- Design of different types of diets for each of the patient's treatment phases.
- Work on areas of improvement detected in the patient's eating habits.
- Psychological treatment and support.
- Identification of any potential psychological problems the patient may have.
- Patient support in the preparation of life/habit changes following surgery.
- Goal planning, impulse and stimuli control.
CONSULTATION WITH PERSONAL TRAINER
- Evaluation of the patient's physical condition.
- Program to improve and adapt the patient's physical activity and sport activities.
- Evaluation of progress and program implementation.
- Sport-related guidelines for weight loss and to improve quality of life.
- Patient monitoring.
IN-PERSON MONITORING PLAN
Weekly, monthly, or yearly depending on the characteristics of each program.
We use telemedicine in our clinics to facilitate access to our healthcare professionals to prevent our patients from making unnecessary trips to the clinic and avoid wasting time.
IS IT TRUE THAT THE MORE I SWEAT, THE MORE WEIGHT I LOSE?
Not in the right way. Sweat is water that the body expels to prevent a rise in body temperature caused by exercise. This is NOT related to the fat that is "burned" during training. More sweat does not equal more fat lost.
WHY DO I HAVE TO EXERCISE MORE IF I ALREADY WALK 30 MINUTES PER DAY?
While walking for 30 minutes per day is better than doing nothing, that doesn't mean it is enough exercise. We must bear in mind that interrupting every hour we spend sitting with at least 10 minutes of walking or some type of low-intensity physical activity is the minimum for reducing the effects of a sedentary lifestyle, though it doesn't fully eliminate them. So no, 30 minutes of walking is not sufficient.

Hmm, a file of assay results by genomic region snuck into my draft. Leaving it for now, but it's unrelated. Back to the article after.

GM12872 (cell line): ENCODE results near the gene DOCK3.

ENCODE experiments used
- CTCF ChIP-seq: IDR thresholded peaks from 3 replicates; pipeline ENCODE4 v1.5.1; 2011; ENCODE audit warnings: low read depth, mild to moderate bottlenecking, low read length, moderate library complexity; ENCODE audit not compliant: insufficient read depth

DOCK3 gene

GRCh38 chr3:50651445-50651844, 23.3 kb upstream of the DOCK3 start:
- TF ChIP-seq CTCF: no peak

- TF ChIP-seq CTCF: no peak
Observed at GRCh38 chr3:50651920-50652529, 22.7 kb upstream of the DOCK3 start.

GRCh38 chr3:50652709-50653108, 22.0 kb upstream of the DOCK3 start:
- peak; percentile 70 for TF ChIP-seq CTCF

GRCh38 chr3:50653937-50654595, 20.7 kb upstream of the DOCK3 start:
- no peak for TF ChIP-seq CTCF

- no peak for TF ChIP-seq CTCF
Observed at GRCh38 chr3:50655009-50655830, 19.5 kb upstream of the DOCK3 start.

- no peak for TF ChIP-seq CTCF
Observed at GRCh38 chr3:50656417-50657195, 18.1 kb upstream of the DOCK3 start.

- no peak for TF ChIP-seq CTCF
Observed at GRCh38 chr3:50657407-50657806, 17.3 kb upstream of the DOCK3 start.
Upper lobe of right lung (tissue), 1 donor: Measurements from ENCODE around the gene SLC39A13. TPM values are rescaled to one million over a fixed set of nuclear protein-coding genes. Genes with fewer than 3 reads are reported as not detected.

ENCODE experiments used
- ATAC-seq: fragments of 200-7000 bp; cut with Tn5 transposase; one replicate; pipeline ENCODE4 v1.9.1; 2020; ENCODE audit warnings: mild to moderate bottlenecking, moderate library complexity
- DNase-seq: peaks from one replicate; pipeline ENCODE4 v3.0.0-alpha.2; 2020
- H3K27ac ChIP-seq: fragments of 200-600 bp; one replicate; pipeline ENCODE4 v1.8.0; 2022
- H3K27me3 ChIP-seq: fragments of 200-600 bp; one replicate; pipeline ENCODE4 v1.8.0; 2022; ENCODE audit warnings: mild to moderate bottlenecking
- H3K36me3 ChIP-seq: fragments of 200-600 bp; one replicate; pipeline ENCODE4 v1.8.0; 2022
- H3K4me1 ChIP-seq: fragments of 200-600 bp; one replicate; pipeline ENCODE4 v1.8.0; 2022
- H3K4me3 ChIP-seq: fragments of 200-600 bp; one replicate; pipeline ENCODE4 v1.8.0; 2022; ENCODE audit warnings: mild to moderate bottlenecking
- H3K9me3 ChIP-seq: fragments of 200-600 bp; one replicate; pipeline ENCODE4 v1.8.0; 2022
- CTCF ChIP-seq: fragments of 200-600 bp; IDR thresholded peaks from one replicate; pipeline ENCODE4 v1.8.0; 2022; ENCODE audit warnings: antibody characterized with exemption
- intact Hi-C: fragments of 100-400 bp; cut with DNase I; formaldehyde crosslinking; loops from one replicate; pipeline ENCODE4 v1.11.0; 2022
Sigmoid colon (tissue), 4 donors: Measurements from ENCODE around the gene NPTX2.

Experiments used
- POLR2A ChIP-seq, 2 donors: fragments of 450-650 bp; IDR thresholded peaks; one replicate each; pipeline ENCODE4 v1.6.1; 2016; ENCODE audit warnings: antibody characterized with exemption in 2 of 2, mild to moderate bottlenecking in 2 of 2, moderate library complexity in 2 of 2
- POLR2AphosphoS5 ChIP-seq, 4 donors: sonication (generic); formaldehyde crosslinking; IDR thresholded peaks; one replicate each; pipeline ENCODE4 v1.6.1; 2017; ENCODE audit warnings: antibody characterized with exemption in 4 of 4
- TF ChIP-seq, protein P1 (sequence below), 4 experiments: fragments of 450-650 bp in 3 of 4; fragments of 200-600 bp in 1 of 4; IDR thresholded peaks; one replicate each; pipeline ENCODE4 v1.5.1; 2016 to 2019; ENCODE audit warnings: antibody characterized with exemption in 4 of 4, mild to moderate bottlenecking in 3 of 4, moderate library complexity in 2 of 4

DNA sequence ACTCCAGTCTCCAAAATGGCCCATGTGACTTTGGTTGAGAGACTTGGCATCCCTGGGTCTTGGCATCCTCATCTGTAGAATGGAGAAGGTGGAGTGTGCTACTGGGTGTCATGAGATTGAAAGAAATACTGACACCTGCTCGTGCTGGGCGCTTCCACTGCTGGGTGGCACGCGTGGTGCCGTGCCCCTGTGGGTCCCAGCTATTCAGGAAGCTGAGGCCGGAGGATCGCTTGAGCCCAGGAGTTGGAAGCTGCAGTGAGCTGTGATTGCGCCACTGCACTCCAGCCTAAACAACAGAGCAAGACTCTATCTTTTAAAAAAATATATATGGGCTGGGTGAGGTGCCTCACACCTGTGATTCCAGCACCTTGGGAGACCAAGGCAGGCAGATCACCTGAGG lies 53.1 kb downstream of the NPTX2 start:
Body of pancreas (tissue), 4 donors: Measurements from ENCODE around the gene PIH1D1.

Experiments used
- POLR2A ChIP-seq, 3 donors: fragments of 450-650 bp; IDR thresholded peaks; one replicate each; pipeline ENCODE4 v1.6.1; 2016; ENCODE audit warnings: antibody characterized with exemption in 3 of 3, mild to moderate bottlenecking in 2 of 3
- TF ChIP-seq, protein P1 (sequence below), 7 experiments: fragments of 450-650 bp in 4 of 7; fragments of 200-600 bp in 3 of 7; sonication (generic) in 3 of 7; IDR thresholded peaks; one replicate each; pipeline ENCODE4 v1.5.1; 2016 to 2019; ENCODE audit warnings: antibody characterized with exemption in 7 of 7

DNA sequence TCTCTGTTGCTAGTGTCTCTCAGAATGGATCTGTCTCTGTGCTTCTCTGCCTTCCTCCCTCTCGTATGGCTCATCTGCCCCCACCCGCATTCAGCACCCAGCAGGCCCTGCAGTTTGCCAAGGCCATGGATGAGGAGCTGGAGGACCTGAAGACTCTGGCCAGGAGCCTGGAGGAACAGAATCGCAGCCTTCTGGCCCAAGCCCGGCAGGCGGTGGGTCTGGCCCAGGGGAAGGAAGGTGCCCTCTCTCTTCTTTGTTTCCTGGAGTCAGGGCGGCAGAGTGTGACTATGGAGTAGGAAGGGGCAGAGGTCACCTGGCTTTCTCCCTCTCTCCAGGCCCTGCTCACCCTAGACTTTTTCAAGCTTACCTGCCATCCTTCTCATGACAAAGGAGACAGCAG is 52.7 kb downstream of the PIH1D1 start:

AT FIRST I COULD ONLY EXERCISE FOR 20 MINUTES BEFORE GETTING TIRED. NOW I CAN EXERCISE FOR 2 HOURS WITHOUT TIRING BUT I CAN'T SEEM TO LOSE MORE WEIGHT. WHY IS THIS?
In terms of losing weight and improving our health, exercise intensity is much more important that duration. Any activity that we can maintain for two hours or more without getting tired is a low-intensity activity. This can help mitigate a sedentary lifestyle, but it doesn't counteract it. Any activity that we can maintain for little more than twenty minutes and which tires us out is a medium-intensity activity and its effects counteract and are the opposite of those of a sedentary lifestyle.
I NEED TO LOSE WEIGHT, CAN I ONLY DO CARDIO EXERCISE?
This is a common approach that is a big mistake. Although cardio is associated with burning calories, limiting ourselves to only performing cardio-based exercise leads to losing our hard-earned muscle mass. Complementing cardio with strength training not only prevents loss of muscle mass, but it also improves performance, increasing its capacity to burn calories during cardio exercise, and, among many other benefits, it is an excellent protector against joint, muscle, and bone-related injuries.
Angel Salas, 60 años (Madrid)
"He perdido 25 kilos, pero no solo es el peso, yo tenía problemas de hipertensión y problemas cardiacos.
Hay que perder el miedo a ir al médico, así van a obtener los mismos resultados que yo, o mejores"
Tratamiento integral sin cirugía
Prestigious experts in the treatment of obesity and overweight
We have a comprehensive clinic and multidisciplinary team comprised of multiple specialists: expert surgeons in metabolic and bariatric surgery techniques, endocrinologists, nutritionists, psychologists, specialists in exercise and fitness education, and more.
In addition, our patients can choose from a wide range of services at the Quirónsalud Sagrado Corazón Hospital, and the experts they may need from any specialized units: Intensive Care, Anesthesiology, Internal Medicine, Radiology, etc.